Despite continued drops in COVID-19 cases and hospital admission rates, Los Angeles County will remain in the federal government’s “high” virus activity category for another week, with numbers recently released putting the county just high enough to prevent a move into the less-severe “medium” rank.
Under metrics developed by the U.S. Centers for Disease Control and Prevention, a county is considered in a “high” activity category if its average daily rate of COVID-related hospital admissions tops 10 per 100,000 residents. The CDC updates the numbers every Thursday.
County Public Health Director Barbara Ferrer said over the past week that the hospital admission number was trending downward, and indicated the county could be moved into the “medium” category. She said numbers posted by the CDC on Monday, Tuesday and Wednesday were all low enough to warrant the move to “medium.”
But on Thursday, CDC figures put the county’s COVID-admission rate at 10.1 per 100,000 residents, slightly above the threshold for “high” virus activity.
“While this is disappointing, given that the county- and CDC-calculated hospital admission rate has been at or below 10 for the last few days, we do remain hopeful that this number can be adjusted soon so that the county will be officially moved into the `medium’ community level,” Ferrer said in an online media briefing Thursday.
The county remaining in the “high” virus-activity level has no practical impact for residents. The county had previously announced plans to re-impose an indoor mask-wearing mandate if the county remained in the “high” category for two consecutive weeks. But Ferrer announced last week that in light of declining case and hospitalization numbers, the county would delay such a move.
Mask-wearing indoors remains only “strongly recommended” by the county, although it is still required in select settings, such as aboard transit vehicles, in airports, in health care settings, correctional facilities and homeless shelters.
Ferrer said Thursday the downward trend in COVID infections was continuing, with 4,930 new cases reported. She said over the past week, an average of 4,900 cases were reported per day, down from 5,900 the previous week.
Average daily hospitalizations numbers have also “plateaued,” she said. As of Thursday, a total of 1,254 COVID-positive patients were reported in county hospitals, down from 1,273 the previous day.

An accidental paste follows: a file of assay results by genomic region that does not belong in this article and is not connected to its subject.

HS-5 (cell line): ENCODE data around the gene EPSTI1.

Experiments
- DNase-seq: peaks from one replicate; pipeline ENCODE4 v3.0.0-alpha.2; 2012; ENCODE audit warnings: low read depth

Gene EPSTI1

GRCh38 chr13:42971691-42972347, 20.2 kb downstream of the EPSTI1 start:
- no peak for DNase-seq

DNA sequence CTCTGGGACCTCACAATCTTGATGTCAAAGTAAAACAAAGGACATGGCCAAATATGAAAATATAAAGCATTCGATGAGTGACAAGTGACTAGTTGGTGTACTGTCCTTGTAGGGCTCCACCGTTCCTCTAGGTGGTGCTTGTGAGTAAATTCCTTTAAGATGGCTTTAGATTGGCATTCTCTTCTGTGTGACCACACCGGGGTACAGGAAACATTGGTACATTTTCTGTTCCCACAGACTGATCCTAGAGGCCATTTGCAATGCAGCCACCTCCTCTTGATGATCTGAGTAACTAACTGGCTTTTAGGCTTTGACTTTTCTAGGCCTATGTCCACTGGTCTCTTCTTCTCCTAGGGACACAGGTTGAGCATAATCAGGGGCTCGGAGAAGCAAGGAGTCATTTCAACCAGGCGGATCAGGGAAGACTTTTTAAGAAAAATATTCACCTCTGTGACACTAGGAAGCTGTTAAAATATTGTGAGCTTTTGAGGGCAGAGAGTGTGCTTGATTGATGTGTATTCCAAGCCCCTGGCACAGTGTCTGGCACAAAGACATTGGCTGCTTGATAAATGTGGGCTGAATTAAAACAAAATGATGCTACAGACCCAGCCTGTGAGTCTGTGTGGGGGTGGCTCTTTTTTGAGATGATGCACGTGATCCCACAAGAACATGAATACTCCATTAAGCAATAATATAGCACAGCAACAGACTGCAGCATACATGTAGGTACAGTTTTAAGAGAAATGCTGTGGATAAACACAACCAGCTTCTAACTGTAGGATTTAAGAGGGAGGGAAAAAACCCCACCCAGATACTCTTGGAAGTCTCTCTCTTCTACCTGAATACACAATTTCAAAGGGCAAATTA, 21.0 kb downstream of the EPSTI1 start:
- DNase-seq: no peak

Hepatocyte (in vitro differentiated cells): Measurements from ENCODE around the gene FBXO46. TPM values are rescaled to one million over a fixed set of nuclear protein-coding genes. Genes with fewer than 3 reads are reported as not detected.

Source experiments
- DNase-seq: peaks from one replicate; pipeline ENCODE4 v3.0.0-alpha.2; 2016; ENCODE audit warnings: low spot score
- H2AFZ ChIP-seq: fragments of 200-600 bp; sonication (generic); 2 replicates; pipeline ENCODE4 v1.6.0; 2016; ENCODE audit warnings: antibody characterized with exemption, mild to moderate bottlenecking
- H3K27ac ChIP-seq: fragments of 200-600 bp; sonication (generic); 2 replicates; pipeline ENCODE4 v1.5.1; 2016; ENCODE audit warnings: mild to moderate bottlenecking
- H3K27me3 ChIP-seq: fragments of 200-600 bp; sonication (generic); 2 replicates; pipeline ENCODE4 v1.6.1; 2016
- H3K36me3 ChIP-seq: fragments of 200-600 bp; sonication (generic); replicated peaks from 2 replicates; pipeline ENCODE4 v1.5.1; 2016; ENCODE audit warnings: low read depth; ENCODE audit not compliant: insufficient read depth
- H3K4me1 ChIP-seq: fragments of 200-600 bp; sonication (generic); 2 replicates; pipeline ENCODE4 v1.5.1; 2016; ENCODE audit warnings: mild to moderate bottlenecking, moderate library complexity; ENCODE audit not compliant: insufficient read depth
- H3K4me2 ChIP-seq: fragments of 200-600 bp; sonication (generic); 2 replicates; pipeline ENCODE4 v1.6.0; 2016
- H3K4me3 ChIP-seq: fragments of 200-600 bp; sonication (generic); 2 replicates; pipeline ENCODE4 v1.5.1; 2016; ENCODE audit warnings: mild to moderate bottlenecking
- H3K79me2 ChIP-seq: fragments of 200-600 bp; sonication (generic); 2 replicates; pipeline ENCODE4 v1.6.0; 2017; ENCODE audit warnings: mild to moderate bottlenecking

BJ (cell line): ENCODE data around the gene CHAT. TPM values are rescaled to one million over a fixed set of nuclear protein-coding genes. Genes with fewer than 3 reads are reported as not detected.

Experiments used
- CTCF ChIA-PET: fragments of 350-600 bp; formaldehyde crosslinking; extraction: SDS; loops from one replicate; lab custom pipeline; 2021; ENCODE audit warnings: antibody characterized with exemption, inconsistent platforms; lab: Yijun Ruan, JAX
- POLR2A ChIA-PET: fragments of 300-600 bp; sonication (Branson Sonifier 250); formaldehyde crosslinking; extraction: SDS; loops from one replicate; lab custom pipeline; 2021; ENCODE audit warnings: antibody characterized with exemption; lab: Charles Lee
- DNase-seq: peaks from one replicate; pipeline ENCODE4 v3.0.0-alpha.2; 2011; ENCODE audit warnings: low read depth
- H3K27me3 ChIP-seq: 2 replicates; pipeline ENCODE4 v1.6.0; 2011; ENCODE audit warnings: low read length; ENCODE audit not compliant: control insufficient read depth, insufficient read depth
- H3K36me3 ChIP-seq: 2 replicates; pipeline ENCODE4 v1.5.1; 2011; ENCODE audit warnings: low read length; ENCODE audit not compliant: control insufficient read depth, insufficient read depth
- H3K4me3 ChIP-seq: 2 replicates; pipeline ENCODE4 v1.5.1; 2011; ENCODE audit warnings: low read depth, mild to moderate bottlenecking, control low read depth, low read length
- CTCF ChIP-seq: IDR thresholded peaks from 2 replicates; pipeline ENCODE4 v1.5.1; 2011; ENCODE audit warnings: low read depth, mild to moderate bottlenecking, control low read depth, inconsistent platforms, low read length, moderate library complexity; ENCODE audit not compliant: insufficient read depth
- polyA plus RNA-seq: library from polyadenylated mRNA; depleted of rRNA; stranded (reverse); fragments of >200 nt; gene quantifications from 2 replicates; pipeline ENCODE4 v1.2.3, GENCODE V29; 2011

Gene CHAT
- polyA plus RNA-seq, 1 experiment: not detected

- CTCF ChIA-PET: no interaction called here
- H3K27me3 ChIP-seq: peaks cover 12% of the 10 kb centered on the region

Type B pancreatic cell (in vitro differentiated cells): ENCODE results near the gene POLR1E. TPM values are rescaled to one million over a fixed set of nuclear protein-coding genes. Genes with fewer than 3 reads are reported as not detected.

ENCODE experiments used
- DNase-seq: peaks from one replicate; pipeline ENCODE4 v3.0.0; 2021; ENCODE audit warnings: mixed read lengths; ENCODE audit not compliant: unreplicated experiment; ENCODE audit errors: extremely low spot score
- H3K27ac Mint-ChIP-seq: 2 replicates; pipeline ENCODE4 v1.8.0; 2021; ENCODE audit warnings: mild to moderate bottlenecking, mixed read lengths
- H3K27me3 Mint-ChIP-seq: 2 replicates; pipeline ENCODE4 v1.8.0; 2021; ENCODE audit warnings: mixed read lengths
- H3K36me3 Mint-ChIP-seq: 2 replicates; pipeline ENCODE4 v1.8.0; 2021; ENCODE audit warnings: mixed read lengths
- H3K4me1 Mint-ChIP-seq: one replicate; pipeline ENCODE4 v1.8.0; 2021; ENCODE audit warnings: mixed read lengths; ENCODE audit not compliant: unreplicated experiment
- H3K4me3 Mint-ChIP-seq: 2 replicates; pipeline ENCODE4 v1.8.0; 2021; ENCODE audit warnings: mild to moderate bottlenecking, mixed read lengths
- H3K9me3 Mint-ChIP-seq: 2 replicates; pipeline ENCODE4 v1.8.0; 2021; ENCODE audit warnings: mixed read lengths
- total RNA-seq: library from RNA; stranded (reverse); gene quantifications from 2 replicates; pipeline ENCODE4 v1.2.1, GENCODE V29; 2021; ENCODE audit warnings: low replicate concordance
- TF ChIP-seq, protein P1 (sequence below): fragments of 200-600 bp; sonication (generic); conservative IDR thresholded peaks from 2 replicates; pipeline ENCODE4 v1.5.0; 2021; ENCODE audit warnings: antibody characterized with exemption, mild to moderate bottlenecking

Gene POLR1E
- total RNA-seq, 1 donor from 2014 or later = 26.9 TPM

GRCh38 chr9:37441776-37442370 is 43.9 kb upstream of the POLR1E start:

The number of virus-related deaths was still concerning, with 22 new fatalities reported on Thursday. According to Ferrer, an average of 17 deaths per day were reported over the past week, an increase from 15 the previous week.
She noted that deaths tend to be a lagging factor, occurring on the heels of increases in cases and hospitalizations, so the recent downward trends in those metrics will hopefully drive down fatality numbers.
The new infections reported Thursday gave the county a cumulative total from throughout the pandemic of 3,320,781. The 22 deaths lifted the overall death toll to 32,807.
The average daily rate of people testing positive for the virus was 13.9% as of Thursday.
Meanwhile, the county on Wednesday began offering doses of the recently approved Novavax COVID-19 vaccine. Ferrer said the vaccine is a more traditional protein-based shot, rather than the mRNA technology used in the Pfizer and Moderna vaccines. She told the Board of Supervisors this week she hoped the introduction of a more traditional vaccine might convince those who were hesitant to receive the Pfizer or Moderna shots to get vaccinated.
County locations offering the Novavax shots can be found on the website vaccinatelacounty.com.
Residents can also contact their health care provider to see if it offers Novavax.
Residents 18 years and older can get the Novavax vaccine, which is a two-dose primary series, with the second dose administered three weeks after the first. Boosters are not recommended, and the Novavax vaccine is not authorized for children 17 and younger.